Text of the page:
How is the electric field of light related to its wavelength?

Light is an electromagnetic field. At the same time light is composed of photons; each one carries an energy given by $$E=\frac{hc}{\lambda}$$. The electromagnetic energy of light is expressed by its electric and magnetic fields. The question is what is the relation between the electric field of a given photon and its wavelength?

• You should know it maxwell!
– user153036
Commented Nov 23, 2018 at 14:13

In general, there's no relationship at all. The electric field is a function, which generally has the form $$E(x,y,z,t) = E_0 \hat{\mathbf e}_y \cos\left(\frac{2\pi}{\lambda}(x-ct)\right)$$ in the simplistic case of a plane wave. When you say things like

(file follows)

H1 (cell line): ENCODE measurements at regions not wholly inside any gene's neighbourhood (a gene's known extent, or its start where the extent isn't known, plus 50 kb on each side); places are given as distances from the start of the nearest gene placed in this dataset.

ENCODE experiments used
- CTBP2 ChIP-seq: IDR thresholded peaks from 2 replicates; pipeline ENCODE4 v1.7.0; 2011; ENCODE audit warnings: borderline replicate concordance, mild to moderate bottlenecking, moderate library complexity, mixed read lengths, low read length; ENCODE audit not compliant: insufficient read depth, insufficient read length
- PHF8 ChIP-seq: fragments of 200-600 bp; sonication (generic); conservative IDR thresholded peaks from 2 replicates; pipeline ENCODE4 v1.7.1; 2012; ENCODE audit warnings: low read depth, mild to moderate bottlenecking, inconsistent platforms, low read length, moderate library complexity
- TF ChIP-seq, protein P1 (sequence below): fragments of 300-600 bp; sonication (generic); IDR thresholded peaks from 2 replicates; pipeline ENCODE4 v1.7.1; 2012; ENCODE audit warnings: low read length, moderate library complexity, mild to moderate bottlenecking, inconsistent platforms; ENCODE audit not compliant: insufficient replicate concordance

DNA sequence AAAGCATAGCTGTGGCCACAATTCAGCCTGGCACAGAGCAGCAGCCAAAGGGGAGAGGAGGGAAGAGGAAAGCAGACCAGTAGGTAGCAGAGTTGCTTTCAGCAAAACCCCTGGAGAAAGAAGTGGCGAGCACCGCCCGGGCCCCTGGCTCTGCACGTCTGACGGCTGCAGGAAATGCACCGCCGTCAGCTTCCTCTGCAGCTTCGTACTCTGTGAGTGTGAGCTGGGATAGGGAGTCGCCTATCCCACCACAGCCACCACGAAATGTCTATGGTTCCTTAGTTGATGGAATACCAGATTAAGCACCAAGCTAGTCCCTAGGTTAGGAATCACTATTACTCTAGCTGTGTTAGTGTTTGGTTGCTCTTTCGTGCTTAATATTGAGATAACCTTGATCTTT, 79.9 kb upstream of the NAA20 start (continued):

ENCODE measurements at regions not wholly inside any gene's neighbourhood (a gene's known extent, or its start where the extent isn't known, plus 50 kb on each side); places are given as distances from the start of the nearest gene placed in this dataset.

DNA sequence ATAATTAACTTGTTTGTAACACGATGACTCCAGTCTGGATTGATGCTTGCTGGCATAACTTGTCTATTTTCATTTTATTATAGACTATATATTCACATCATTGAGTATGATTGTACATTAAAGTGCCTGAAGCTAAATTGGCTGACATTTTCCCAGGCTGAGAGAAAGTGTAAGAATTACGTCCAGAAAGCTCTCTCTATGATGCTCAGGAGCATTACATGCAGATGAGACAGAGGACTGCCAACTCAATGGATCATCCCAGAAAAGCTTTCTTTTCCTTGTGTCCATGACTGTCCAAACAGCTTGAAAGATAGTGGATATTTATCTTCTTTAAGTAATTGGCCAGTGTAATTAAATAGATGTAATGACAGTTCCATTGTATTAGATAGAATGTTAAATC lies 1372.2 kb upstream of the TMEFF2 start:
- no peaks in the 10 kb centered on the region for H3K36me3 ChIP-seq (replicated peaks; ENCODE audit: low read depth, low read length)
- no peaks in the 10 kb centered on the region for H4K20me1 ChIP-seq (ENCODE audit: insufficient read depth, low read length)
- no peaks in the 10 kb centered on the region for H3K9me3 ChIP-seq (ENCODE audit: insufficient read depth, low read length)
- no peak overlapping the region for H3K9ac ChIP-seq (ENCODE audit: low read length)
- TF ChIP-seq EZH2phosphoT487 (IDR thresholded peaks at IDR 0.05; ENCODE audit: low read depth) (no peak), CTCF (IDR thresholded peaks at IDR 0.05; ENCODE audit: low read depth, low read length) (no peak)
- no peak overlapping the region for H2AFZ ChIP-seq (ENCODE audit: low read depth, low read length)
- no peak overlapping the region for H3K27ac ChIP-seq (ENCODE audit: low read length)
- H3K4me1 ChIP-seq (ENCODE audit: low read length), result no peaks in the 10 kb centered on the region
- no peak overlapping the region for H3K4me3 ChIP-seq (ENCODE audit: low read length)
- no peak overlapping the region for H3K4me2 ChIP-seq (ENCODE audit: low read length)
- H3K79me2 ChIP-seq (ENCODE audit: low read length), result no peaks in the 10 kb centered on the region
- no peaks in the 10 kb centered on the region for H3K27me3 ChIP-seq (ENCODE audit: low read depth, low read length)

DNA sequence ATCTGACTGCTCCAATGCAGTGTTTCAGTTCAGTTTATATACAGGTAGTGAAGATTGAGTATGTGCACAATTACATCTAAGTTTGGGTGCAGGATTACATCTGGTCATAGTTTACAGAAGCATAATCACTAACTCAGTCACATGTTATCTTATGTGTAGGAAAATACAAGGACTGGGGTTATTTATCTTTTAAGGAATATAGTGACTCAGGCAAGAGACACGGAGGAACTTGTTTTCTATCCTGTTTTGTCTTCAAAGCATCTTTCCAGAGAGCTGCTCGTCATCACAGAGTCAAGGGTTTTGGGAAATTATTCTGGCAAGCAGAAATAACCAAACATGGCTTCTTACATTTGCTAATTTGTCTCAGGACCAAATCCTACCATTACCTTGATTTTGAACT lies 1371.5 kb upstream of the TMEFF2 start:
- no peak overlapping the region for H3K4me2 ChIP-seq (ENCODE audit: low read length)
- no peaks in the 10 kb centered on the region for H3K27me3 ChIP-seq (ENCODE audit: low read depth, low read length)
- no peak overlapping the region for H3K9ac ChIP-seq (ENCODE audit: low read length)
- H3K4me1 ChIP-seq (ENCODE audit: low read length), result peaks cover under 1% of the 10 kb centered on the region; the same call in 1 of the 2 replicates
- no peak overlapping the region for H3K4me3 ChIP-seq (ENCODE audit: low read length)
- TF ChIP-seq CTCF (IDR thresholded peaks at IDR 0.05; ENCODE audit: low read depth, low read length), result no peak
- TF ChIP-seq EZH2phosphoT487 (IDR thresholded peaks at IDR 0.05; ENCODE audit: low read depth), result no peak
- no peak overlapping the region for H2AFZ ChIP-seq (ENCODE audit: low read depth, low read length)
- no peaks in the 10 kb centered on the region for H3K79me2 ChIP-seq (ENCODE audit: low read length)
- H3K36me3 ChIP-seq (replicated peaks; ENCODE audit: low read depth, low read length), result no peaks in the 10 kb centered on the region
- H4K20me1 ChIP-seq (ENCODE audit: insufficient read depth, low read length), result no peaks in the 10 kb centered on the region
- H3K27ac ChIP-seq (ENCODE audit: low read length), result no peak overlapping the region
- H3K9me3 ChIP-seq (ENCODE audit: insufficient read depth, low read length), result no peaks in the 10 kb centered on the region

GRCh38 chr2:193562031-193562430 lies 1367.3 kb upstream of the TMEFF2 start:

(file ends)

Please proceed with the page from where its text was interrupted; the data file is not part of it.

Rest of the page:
the part that really matters is the electric field amplitude, $$E_0$$, and this is completely independent of the wavelength.
When you go to a regime when the total energy in the beam is comparable to the photon energy $$E=h\nu=hc/\lambda$$, then the electric field becomes a quantum variable with an undefined value, but roughly speaking its RMS value does get quantized as a multiple of the photon energy (i.e. the photon energy multiplied by the number of photons in the beam) divided by something called the mode volume - but the upshot is that absent additional restrictions, its value can be pretty much anything.